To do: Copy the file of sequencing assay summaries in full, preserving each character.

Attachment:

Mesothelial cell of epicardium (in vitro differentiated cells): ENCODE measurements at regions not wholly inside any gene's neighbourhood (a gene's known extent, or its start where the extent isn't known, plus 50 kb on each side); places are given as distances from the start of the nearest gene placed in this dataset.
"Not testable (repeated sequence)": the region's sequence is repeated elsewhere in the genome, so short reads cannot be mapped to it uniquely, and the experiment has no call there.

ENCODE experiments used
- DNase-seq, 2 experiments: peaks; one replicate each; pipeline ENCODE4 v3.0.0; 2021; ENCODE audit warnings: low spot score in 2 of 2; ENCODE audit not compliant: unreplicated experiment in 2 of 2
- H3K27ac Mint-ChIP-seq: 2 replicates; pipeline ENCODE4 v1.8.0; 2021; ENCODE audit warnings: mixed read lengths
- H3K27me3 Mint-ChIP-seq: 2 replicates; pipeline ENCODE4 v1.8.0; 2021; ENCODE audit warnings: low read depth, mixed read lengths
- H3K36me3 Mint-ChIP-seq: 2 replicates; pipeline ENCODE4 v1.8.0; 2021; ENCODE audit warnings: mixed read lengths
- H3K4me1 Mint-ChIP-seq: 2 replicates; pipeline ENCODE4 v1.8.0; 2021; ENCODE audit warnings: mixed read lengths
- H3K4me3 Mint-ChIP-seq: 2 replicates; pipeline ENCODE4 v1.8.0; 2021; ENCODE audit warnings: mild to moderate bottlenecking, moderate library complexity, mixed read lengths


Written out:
Mesothelial cell of epicardium (in vitro differentiated cells): ENCODE measurements at regions not wholly inside any gene's neighbourhood (a gene's known extent, or its start where the extent isn't known, plus 50 kb on each side); places are given as distances from the start of the nearest gene placed in this dataset.
"Not testable (repeated sequence)": the region's sequence is repeated elsewhere in the genome, so short reads cannot be mapped to it uniquely, and the experiment has no call there.

ENCODE experiments used
- DNase-seq, 2 experiments: peaks; one replicate each; pipeline ENCODE4 v3.0.0; 2021; ENCODE audit warnings: low spot score in 2 of 2; ENCODE audit not compliant: unreplicated experiment in 2 of 2
- H3K27ac Mint-ChIP-seq: 2 replicates; pipeline ENCODE4 v1.8.0; 2021; ENCODE audit warnings: mixed read lengths
- H3K27me3 Mint-ChIP-seq: 2 replicates; pipeline ENCODE4 v1.8.0; 2021; ENCODE audit warnings: low read depth, mixed read lengths
- H3K36me3 Mint-ChIP-seq: 2 replicates; pipeline ENCODE4 v1.8.0; 2021; ENCODE audit warnings: mixed read lengths
- H3K4me1 Mint-ChIP-seq: 2 replicates; pipeline ENCODE4 v1.8.0; 2021; ENCODE audit warnings: mixed read lengths
- H3K4me3 Mint-ChIP-seq: 2 replicates; pipeline ENCODE4 v1.8.0; 2021; ENCODE audit warnings: mild to moderate bottlenecking, moderate library complexity, mixed read lengths